Monday, November 26, 2012

Sports Personality: a second dozen

I lost interest in the BBC's Sports Personality of the Year when it became less about sport and more about personality (around the time, I imagine, that they changed its title from Sports Review of the Year).

The programme of my childhood involved footage of sportsmen scoring goals and tries, hitting boundaries, volleying tennis balls, jumping over things, rather than celebrating.

It came from the era of Grandstand, when you could sit in front of the TV all afternoon and watch anything from squash to weightlifting and all that mattered were results, not opinions.

I know I'm just a grouch, but I have little interest in footage of people waving bouquets and biting medals. I want clips seen through a wide angle, rather than zoomed up the scorer's nostrils. And above all I do not want "novelty" acts. This is sport, not entertainment. If I want to see someone play the saxophone (sorry, Zac Purchase), I'll go to Ronnie Scott's.

However, the discussions around SPOTY and who should be on the shortlist always make for an entertaining debate.

After last year, when not a single woman was nominated despite there being several female world champions, the drawing up of the shortlist has been taken away from sports editors (especially the one from the Manchester Evening News who nominated the non-British Patrick Vieira and Dimitar Berbatov) and given to an expert panel.

And this is the dozen they have come up with: Nicola Adams (boxing), Ben Ainslie (sailing),Jessica Ennis (athletics), Mo Farah (athletics), Katherine Grainger (rowing), Sir Chris Hoy (cycling), Rory McIIroy (golf), Andy Murray (tennis), Ellie Simmonds (swimming), Sarah Storey (cycling), David Weir (athletics), Bradley Wiggins (cycling).

Not a bad list, is it? Wiggins is the bookies' favourite but you could make a good case for any of them. Eleven are Olympic or Paralympic champions; one is golf's world No 1 and winner of the money list on both sides of the Atlantic; we have Britain's first ever winner of the Tour de France and our first winner of a tennis major for more than 70 years. All would be worthy winners.

And yet in this wonderful year of sport, there are glaring omissions. Here are 12 more athletes who would also be worthy winners of SPOTY.

Laura Trott: Holds the Olympic, world and European titles in the omnium, cycling's version of the decathlon, with six different disciplines. Also won Olympic and world gold in the team pursuit. Not bad for an asthmatic born with a collapsed lung.

Jason Kenny: Displaced Chris Hoy in the Olympic sprint event yet shook off the pressure to win gold. Also won gold in the team sprint.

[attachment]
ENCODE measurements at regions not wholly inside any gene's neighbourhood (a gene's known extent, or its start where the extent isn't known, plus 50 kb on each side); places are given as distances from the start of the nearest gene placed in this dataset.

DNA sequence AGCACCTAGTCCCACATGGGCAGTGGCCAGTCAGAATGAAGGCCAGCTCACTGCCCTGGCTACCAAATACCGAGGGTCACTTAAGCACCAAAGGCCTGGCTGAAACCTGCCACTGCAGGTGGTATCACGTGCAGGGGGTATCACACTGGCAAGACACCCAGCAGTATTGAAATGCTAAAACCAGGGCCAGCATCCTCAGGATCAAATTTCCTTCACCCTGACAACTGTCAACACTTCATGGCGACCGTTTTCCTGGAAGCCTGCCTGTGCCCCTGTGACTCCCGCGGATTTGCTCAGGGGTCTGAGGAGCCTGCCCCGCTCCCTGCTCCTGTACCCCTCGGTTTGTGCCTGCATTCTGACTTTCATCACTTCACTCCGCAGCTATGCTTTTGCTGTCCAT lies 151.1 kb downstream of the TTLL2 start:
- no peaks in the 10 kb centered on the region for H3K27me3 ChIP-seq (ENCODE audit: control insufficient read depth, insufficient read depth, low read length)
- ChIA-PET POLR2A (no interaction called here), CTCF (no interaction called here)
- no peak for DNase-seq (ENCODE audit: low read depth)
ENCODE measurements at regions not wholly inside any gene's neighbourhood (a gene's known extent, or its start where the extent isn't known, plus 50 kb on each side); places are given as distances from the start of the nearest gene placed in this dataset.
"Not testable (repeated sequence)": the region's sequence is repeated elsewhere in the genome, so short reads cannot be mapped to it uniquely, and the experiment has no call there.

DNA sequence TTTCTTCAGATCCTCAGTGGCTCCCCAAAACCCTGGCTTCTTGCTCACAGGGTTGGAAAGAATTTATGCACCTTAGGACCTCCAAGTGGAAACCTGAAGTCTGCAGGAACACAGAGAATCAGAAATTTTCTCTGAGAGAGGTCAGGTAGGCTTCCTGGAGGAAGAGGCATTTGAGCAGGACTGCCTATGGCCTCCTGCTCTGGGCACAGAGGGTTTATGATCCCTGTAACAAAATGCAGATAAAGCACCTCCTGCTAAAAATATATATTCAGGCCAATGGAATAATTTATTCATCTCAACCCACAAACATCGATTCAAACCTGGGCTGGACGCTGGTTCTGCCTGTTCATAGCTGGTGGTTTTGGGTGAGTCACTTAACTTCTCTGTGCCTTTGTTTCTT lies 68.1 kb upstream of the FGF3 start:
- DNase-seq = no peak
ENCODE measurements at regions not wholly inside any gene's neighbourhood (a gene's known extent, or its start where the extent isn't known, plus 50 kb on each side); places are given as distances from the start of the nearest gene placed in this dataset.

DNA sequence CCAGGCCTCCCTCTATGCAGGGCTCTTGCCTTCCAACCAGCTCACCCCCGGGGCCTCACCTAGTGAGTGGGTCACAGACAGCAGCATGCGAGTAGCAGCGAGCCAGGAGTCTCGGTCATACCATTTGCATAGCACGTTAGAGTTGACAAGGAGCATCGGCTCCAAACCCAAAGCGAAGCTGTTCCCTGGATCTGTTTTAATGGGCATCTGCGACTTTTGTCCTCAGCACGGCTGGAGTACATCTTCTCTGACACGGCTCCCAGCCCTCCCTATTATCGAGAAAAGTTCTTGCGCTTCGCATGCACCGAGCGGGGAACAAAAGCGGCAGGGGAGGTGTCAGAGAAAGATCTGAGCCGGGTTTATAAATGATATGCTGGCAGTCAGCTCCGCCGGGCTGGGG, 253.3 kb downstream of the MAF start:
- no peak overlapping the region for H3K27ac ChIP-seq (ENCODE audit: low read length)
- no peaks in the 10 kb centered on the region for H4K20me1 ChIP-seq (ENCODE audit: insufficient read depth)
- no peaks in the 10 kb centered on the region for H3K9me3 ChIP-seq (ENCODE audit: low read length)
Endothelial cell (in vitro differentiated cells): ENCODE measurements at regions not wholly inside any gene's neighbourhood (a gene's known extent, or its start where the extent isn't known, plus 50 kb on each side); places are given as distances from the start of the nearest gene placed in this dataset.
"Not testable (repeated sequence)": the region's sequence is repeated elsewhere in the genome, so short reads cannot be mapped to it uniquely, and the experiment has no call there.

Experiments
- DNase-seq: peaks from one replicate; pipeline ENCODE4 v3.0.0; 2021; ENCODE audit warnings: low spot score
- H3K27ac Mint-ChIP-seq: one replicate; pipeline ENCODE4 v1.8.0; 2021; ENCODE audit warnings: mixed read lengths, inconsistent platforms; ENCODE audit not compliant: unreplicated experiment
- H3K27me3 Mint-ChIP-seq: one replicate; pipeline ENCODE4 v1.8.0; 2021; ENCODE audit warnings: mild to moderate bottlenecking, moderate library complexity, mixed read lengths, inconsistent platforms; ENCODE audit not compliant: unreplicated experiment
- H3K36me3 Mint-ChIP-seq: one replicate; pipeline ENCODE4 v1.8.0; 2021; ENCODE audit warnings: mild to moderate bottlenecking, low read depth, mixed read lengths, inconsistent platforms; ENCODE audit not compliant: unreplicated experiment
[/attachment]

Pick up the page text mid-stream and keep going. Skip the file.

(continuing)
Ian Poulter: The heartbeat of the Europe Ryder Cup team, arguably an even better sporting event this year than the Olympics. It was Poulter's putting, with five birdies in a row, that started the fightback from 10-4 down and he went on to win his singles too.

Anna Watkins: Katherine Grainger deservedly gets all the attention for getting an Olympic gold after three silvers but her partner in the undefeated double scull deserves half the credit. Watkins is the only person in the Britain squad to beat Grainger in the past ten years of national trials.

Helen Glover and Heather Stanning: Call this one entry, but Britain's women's coxless pair won the country's first Olympic gold in any event and won it in style. A seemingly effortless Olympic record in their heat, followed by a final where they never trailed and led by clear water after barely 90 seconds.

Peter Wilson: Won Britain's first shooting gold for 12 years. Also broke the world record for the double-trap earlier in the year. One of the great undersung achievements.

Alistair Brownlee: Five times a world champion triathlete, Brownlee went into the Olympic event as favourite and sealed the deal. His brother, Jonathan, claimed the bronze medal and then succeeded Al as world champion. It was, as you may have heard, a good Olympics for Yorkshiremen and women.

Charlotte Dujardin: Won team and individual gold medals in dressage, setting world records in doing so and proving that a horse really can dance to the music from The Great Escape.

Anthony Joshua: Olympic superheavyweight champion despite relative inexperience and a tough draw at London 2012. Turned down a £50,000 offer to become a professional, saying he puts medals above money.

Heather Watson: In winning the Japan Open, she became the first British woman to win a WTA Tour singles title since 1988 (Watson wasn't even born until 1992). Became the first British woman for ten years to reach the third round of Wimbledon (losing to the eventual runner-up) and ended the year in the world's top 50. A case could also be made for Laura Robson.

Alastair Cook: Maybe a late run to the line with last night's victory in Mumbai, but Cook has shown for the past two years that he is England's most reliable batsman. Averages 67 since the start of the 2010 Ashes, in which time he has made nine of his 22 Test hundreds, an England record. Has captained England in four Tests and made four centuries.